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Now when Squealer described the scene so graphically, it seemed to the animals that they did remember it. At any rate, they remembered that at the critical moment of the battle Snowball had turned to flee. (7.18)
Boy, we're lucky that none of our politicians ever try to rewrite the past, right? Right?? Luckily we have recording devices to make it just a little bit harder.
To the amazement of everybody, three of them [the dogs] flung themselves upon Boxer. Boxer saw them coming and put out his great hoof, caught a dog in mid-air, and pinned him to the ground. The dog shrieked for mercy and the other two fled with their tails between their legs. Boxer looked at Napoleon to know whether he should crush the dog to death or let it go. Napoleon appeared to change countenance, and sharply ordered Boxer to let the dog go, whereat Boxer lifted his hoof, and the dog slunk away, bruised and howling. (7.24)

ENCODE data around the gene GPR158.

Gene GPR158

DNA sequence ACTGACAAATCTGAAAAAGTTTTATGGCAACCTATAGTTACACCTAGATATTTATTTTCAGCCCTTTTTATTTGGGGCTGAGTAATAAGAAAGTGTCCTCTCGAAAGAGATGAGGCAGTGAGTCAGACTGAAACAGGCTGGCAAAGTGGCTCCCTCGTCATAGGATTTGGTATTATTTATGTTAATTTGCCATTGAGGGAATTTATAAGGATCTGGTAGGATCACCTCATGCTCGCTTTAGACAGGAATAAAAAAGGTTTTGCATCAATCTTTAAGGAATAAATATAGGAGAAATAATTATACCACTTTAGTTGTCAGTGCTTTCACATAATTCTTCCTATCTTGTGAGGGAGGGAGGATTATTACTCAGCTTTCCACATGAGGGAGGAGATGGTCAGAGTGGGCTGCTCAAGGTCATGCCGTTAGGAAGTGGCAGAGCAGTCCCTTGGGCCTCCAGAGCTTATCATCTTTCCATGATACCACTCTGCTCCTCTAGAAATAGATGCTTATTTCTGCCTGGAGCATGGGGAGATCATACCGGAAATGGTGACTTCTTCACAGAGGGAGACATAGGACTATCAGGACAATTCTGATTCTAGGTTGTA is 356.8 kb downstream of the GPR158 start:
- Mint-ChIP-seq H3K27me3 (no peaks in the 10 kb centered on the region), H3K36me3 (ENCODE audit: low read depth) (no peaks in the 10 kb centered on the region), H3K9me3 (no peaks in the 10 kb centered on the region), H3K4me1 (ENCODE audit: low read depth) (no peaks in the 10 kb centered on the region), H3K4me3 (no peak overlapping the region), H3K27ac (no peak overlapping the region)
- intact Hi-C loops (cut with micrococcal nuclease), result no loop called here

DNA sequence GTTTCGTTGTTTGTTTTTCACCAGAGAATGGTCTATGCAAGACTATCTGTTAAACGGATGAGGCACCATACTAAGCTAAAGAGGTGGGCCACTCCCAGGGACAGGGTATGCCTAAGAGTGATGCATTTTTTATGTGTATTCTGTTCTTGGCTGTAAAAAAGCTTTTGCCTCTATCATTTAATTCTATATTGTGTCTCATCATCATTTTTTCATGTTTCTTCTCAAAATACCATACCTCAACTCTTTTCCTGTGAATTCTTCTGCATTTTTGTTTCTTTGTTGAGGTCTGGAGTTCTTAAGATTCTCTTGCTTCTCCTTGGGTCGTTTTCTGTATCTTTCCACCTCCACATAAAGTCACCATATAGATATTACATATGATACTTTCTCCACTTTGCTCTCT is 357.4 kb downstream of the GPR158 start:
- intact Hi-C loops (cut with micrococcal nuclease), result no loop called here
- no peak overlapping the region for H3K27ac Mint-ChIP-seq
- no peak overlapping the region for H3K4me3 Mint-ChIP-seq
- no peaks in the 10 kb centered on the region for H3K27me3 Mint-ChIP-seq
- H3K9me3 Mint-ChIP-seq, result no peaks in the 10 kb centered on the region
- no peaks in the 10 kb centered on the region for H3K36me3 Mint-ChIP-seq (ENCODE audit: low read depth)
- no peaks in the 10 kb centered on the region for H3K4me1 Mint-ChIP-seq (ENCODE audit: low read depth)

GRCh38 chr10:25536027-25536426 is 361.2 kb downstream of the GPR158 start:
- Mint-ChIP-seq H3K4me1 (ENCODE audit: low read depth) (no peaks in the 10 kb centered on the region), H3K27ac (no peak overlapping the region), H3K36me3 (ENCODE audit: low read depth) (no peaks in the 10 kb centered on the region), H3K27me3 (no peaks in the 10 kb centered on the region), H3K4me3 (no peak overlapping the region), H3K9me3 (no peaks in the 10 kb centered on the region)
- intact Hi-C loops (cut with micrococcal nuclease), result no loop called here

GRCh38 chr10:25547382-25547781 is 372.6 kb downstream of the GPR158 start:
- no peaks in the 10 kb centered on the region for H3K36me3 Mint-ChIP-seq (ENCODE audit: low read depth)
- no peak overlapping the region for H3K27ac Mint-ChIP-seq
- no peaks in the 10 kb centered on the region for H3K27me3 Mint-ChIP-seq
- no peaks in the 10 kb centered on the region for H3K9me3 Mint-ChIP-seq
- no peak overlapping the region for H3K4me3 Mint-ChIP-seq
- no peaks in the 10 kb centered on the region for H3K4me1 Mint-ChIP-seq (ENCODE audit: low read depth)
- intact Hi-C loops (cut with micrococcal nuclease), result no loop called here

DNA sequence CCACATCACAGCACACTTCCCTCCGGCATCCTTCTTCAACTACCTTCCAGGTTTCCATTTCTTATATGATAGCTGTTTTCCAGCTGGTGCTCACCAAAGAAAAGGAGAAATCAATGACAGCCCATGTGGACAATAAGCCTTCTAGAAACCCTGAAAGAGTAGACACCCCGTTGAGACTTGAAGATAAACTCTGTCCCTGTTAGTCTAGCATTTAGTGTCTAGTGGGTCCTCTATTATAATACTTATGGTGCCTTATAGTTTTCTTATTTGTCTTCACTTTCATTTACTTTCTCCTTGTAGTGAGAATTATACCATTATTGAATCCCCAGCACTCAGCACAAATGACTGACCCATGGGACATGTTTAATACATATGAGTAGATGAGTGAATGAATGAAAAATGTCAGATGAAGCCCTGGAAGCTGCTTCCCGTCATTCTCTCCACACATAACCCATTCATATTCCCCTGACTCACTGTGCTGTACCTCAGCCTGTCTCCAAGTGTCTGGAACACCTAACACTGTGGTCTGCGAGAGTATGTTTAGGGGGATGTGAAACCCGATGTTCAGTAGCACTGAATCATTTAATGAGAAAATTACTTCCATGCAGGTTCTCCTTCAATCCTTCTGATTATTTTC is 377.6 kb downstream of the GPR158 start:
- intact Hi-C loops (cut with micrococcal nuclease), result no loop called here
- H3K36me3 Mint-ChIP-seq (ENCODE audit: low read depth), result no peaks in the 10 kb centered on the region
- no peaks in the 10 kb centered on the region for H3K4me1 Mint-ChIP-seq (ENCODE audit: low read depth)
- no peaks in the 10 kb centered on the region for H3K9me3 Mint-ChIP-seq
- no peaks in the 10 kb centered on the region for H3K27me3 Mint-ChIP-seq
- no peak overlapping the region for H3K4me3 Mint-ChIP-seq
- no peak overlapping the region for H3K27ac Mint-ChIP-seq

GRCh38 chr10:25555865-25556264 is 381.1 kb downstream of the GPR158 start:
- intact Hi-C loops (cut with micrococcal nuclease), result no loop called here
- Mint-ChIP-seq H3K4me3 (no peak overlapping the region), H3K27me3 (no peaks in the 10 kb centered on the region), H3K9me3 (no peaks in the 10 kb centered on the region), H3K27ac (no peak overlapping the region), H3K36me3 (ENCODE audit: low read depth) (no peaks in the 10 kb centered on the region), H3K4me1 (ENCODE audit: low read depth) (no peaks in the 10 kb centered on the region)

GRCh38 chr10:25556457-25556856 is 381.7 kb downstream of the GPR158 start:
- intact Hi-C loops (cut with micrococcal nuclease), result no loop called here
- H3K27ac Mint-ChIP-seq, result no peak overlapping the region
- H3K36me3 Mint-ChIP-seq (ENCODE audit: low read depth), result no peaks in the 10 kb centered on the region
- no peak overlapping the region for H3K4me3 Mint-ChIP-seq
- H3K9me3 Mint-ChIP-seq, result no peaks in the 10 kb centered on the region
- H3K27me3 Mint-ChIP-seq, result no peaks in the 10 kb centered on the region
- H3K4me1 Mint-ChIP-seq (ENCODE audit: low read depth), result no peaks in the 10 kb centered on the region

After the dogs get a taste for blood during the first of the show trials, they turn on Boxer—but Boxer quickly puts a stop to that. So why doesn't he put a stop to Napoleon, too? Why does he let all this violence happen?
When they had finished their confession, the dogs promptly tore their throats out, and in a terrible voice Napoleon demanded whether any other animal had anything to confess. (7.25)
Yikes. You would have thought Orwell would spend a little longer with this, but instead he just tosses it out there: "the dogs promptly tore their throats out." It's as though he wants us to experience this violence as shocking—and shockingly matter-of-fact.